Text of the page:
Small works in oils canvas and hand pull prints. She started working with paintings and printmaking in college with her degree in graphic design that she earned at the University of Texas Austin. Small shifted her focus more to oil canvas after college. One of her pieces Morning Pagescaught my attention.  “It is from a series called Another Side of Girl,'” Small said. “This piece is based on personal experiences because I took what I learned as a young girl of what not do and what to do. I used this painting to express the turmoil of what is right and what’s wrong through different angles. The vines represent life taking over things we can’t change.” Small told me her main goal in every painting is to symbolize something whether that something is a concept or a thing.


This is TV HEAD ATX (shown here with Magna Sampaio, who visited his booth along the tour). He is a man of mystery I would say. I came up to him to get a photo, and he just handed me his slip of paper that read “pull the plug. Not knowing what that meant, I searched for clues about him online, where I found this statement by the artist. “The purpose of my artwork is to show how technology is really taking over us, and we need to ‘pull the plug.’ One of my well-known pieces, ‘This ain’t living,’ shows how having technology take over us isn’t how we should live our lives. There are so many other things to do out there.” TV HEAD hopes he can channel you to see how much richer your life can be if you live it without technology.

Rob Summerlin

Summerlin works with depressed charcoal on newsprint to show abstract figures figuratively. He wears a mask so he doesn’t inhale the charcoal that he uses as his primary medium. He grew up in an artist household so art was a huge influence on him.”My mother was a painter, so art was just a part of my life,” Summerlin said. “I didn’t want to follow my mom’s footsteps in painting, so my main thing in high school was theatre. I didn’t stick with it, so when I went to college I majored in engineering at Georgia Tech. It was the worst year of my life. Basically, the thing that got me through the year was [the thought] in the back of mind [that] maybe I was supposed to be an artist. I put it to my mind that this has to be right, so I just need to see where it’s gonna take me. Art to me was like a reward.” Summerlin continues every day to see the rewards that a life making art can offer him.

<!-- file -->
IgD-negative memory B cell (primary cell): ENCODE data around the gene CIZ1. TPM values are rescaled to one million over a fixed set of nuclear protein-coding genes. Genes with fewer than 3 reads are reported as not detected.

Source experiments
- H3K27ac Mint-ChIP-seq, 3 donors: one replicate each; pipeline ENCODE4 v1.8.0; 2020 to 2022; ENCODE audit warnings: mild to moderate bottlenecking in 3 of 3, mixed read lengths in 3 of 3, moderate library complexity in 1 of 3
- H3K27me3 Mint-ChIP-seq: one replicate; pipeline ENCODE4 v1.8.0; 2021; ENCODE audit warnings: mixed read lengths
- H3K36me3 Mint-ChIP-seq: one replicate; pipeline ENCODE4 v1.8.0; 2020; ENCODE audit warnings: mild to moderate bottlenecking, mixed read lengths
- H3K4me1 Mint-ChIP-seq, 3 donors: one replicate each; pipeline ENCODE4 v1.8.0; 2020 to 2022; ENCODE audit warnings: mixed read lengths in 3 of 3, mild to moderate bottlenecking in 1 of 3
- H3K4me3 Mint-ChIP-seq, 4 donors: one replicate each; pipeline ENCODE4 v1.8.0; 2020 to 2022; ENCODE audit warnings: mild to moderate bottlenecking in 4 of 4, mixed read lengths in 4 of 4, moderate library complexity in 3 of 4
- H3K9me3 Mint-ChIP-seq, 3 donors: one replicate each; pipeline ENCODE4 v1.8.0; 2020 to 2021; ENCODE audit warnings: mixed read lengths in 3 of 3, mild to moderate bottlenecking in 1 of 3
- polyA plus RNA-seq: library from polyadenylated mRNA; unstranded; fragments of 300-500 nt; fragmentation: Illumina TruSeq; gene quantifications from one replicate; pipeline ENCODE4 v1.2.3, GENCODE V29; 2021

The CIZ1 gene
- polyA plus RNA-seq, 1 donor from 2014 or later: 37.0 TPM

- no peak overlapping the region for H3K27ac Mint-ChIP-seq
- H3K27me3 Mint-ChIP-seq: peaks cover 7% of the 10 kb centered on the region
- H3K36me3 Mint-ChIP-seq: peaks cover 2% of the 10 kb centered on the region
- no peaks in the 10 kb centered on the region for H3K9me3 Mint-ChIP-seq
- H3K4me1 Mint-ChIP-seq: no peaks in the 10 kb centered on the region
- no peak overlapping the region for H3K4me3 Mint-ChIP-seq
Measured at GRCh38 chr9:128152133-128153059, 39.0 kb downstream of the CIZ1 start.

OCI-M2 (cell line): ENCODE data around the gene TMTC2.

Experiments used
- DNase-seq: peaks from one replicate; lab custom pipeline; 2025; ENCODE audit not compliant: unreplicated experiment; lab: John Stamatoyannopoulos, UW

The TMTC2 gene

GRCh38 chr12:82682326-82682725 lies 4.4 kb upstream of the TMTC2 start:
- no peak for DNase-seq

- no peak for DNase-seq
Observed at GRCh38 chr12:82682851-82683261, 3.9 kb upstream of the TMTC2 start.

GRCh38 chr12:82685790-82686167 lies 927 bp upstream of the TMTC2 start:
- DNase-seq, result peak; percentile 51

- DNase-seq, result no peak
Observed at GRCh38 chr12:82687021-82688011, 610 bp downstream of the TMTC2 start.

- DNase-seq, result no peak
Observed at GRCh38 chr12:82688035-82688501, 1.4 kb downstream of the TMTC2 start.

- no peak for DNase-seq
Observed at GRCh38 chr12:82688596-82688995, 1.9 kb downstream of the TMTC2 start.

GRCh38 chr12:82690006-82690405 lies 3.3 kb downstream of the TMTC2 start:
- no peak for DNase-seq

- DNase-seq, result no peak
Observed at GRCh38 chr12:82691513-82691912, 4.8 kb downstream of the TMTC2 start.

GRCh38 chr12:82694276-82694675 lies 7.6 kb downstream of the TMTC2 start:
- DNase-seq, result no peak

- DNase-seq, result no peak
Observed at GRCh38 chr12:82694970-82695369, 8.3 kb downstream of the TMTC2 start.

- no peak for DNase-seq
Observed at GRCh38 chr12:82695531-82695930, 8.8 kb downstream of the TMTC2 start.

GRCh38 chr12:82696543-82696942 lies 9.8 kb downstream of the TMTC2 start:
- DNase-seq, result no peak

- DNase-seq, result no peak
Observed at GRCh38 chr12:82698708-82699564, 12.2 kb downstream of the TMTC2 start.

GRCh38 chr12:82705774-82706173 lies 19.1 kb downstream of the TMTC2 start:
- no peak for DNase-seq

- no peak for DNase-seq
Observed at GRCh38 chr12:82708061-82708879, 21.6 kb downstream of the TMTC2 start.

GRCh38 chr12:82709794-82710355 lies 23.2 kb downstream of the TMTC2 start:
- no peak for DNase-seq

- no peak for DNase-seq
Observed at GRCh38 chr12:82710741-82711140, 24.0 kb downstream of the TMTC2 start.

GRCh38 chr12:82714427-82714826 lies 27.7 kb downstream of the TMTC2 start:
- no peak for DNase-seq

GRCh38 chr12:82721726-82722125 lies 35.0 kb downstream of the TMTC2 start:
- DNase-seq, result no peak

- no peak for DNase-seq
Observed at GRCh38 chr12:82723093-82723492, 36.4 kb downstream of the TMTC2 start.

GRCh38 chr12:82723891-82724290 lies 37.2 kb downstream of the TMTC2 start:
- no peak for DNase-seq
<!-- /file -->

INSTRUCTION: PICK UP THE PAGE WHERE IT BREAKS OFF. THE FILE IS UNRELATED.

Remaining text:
Clay Imports

Devin Smith works for a company called Clay Imports. This company brings in tile from all over the world. At the East Austin Studio Tour, they were doing a pop-up to show what their company is all about.

“We are taking the leftover materials from the clay tile that we produce in Mexico, and we are making them into ceramics,” Smith said. “We try and use every little bit of leftover material to make our ceramics, basically recycling.” The company’s main philosophy is working with other countries to create ceramics that have a little spice of the country where the clay came from.

Boss Babes ATX

Boss Babes ATX is a volunteer program that upholds the values of diversity, equality, art empowerments and creative entrepreneurship. Helen Oyeniyi, at left, is part of this organization. She is getting her bachelor’s degree at the University of Texas Austin in Anthropology and Human Dimension for Organizations, so she was able to connect with Boss Babes quickly. “ I know for me and my career I always have striven to uplift women,” Oyeniyi said, “so when I came across Boss Babes I really liked their mission and goals.” The types of artwork that are part of this program range from graphic design to painting to some photography. But each piece represents a fight for women’s equality. Helen and the Boss Babes team hopes to change women and non-binaries future of equality.

Scott Newton (and his assistant, Laura)

Scott Newton is a local artist and has been work since the ’60s. He’s the official photographer of Austin City Limits. I asked Laura, one of Scott’s assistants, whether she thinks that Newton if there is a larger significance to the photos he takes. “I think so cause A he’s really good at it, and B he’s been doing it so long that I think he just has a very natural connection to the artists he photographs. You can see the one of Willie Nelson looking out the car window is just sparks flying.” Newton has photographed hundreds of different artists ranging from ’60s to present-day icons and he hopes to keep making more striking images.